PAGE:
Dec 19, 2011 1:53PM
Gold is a speculative bubble. Ironically, US dollar is scarcer than gold. For decades people borrowed and promised to pay back with interest in the future. The future is here. Pay back time. But entire money supply is not enough to pay the debt. Google for "DEFLATIONARY CRASH" to understand why US dollar is the place to be at times of deflation. Fertilizer may not survive the coming crash either, but agriculture in general is likely to do better than gold. Demand for necessities such as food will be there, where as demand for commodities like oil, gold, silver will be down and will push prices down. On the other hand, farmland prices will not go higher in a deflationary crash either. I would play safe and stay in cash until i see lower prices to buy.

Dec 19, 2011 2:45PM
You might check out water futures as well.
so fertilizer is more valuable than gold, eh?

time to go a-lookin for golden cow patties

Dec 19, 2011 4:33PM
Wow..fertilizer better than gold.  I wonder if the defecation of the Democratic party know that.  They've been spreading it around for years.  They could be millionaires.  Oh, wait...they already shafted the public....sorry.....Sick
Dec 19, 2011 2:52PM
Dave Ramsey has been saying this all along--gold is not a good investiment.
Dec 19, 2011 5:08PM
LOL... yes indeed what the democrats and Obama are spreading smells like $#it but I am quite sure nothing good can grow from it.
Dec 19, 2011 5:23PM

Amonium Nitrate is part of the ingredients for ANFO which is an explosive commonly used in underground mining operations and made famous as home made explosive used by anti-government groups.  Caustic potash is a common ingredient in field improvised explosives compounds taught by the US Military.


Amonium Nitrate Fuel Oil explosive is popular because is has a low degree of post ignition fumes and also can be molded, pumped, platicised to work in wet environments that would degrade TNT or dynamites.

Dec 19, 2011 3:31PM
There is always a deflationary period before the real inflation and then hyper inflation arrive.  Look at what is happening in Iran as we speak where 40 metric tons of gold were sold to the general public over a matter of days.  You will want to be in physical once this short lived deflationary period ends.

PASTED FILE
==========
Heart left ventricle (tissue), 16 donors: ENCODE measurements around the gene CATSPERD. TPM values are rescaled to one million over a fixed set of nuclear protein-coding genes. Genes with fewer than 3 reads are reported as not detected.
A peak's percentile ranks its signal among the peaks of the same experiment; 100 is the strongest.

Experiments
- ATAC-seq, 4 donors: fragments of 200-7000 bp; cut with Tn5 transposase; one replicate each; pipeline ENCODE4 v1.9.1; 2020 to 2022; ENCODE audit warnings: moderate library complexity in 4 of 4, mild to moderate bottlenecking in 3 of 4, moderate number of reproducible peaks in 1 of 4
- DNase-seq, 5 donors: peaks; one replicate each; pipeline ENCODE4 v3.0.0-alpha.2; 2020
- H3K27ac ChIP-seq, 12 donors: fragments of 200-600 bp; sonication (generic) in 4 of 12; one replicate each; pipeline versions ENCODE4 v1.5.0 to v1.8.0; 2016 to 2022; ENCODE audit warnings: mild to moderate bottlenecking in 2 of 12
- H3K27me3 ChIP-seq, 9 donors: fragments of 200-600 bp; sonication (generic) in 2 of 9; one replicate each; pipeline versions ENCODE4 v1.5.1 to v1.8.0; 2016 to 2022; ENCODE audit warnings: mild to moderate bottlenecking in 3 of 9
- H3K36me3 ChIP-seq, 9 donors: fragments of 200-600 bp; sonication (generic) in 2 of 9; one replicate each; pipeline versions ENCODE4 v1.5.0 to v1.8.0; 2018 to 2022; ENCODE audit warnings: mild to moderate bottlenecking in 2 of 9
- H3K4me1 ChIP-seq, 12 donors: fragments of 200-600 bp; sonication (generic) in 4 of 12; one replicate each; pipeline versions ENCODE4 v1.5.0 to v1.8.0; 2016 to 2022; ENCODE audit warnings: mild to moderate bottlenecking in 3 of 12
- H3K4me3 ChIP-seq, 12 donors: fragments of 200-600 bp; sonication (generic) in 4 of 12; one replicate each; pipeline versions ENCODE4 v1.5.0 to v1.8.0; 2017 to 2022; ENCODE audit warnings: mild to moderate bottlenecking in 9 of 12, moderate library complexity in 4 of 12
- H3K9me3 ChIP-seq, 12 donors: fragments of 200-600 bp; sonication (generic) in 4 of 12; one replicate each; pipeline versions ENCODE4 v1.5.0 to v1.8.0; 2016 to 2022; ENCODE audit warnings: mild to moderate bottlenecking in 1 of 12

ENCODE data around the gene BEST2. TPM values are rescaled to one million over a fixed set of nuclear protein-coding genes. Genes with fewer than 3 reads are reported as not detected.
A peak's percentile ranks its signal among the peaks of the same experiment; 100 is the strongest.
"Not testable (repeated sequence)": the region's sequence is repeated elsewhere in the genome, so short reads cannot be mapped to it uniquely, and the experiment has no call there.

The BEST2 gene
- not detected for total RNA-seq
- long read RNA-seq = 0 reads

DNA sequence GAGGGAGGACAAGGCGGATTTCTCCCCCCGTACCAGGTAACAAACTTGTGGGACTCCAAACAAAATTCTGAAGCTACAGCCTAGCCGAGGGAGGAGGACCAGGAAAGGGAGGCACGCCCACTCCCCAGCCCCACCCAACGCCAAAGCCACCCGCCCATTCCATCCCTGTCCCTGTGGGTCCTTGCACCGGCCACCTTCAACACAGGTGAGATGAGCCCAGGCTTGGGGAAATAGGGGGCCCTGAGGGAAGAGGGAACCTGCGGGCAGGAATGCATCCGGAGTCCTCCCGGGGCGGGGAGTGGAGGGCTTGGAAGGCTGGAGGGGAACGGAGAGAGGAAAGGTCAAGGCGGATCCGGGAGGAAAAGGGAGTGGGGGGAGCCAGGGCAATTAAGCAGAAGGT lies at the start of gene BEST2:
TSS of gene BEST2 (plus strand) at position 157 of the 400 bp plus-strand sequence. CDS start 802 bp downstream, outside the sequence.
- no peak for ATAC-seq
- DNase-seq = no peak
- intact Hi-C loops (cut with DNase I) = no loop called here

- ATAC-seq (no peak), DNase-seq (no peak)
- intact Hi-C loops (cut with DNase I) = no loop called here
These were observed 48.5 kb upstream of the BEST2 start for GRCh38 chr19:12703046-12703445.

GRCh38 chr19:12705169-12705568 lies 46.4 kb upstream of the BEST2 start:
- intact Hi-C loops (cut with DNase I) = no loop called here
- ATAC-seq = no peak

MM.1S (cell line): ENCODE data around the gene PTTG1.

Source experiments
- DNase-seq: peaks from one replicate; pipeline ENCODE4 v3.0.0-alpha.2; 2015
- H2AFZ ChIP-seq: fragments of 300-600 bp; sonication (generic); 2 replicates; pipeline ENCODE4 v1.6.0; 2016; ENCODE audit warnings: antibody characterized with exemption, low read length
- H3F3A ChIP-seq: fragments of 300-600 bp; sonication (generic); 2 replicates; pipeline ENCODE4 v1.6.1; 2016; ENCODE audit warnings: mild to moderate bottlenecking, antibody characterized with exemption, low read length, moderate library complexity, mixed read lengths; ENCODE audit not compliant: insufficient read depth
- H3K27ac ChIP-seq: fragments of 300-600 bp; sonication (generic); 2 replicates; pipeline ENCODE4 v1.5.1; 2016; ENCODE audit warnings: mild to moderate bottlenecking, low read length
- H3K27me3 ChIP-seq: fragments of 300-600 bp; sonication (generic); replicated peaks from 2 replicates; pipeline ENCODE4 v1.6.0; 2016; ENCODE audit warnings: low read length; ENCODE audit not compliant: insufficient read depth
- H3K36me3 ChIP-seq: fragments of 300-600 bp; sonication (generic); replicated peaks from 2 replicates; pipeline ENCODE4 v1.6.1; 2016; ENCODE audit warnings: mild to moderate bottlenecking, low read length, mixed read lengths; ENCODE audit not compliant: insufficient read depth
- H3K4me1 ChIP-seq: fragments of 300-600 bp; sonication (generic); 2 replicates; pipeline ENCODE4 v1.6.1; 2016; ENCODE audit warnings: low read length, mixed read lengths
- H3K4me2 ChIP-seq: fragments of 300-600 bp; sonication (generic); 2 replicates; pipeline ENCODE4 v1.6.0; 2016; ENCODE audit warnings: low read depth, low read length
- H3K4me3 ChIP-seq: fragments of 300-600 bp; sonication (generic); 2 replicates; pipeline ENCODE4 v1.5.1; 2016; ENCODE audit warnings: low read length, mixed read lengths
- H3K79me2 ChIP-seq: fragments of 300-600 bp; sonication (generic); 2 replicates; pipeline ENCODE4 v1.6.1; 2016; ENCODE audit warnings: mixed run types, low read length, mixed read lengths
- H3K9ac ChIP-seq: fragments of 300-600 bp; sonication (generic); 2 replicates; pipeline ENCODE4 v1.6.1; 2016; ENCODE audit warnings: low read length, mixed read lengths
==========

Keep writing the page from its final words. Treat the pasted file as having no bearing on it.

Dec 19, 2011 3:00PM
Anything is no good after a long wild run.
Dec 19, 2011 6:45PM
As a farmer I will give you some spot fertilizer prices.  10 34 0 $725 a ton. 32 0 0 $425 a ton.  Cattle manure bought, hauled and applied 6 miles away $7 a ton.  All very expensive and much higher than 5 years ago.
Dec 19, 2011 5:23PM

Right, notice how the people who write the article are tied into financial markets, probably some broker prodded them to write it.  And by this time, its too late anyway.


Everyone already knows if its a play or if its BS same deal.

Dec 19, 2011 6:38PM
Fertilizer is a crappy investment...
Dec 19, 2011 5:10PM
Bet050, think you meant ammonium nitrate, not potash a salt basically, potassium chloride , MOP
Dec 19, 2011 5:11PM
all this time I thought the fertilizer they used to make explosives was nitroger....silly me....
Dec 19, 2011 5:24PM
Sure bet as world population increases so do the consumption of Fertilizers!!!!! best buy a Russian company that is the largest in the world...but is Russian???...
Dec 19, 2011 3:02PM
Son of Revolution,   Good one. Smile   There's always real estate for a solid investment!
Dec 19, 2011 7:20PM

Let's go back to the" HONEY WAGONS",like they had after WW2 in Europe.It where  very good fertilizer and got rid of the poops..at the same time.

If you confused,ask a GI....statient in Europe 50 years ago.



Dec 19, 2011 4:23PM

This by-product can give life and it can take it away. i.e. when mixed with soil in the ground it will grow food and provide sustenance. it can also kill hundreds when blended with other ingredients. Oklahoma bombing for instance. Everything is linked and one can not do well without the other, sorta the web of life.


Dec 19, 2011 3:02PM
NEOM maybe the next gold, it's the bar code scanner in stores. Will change the way businesses do business.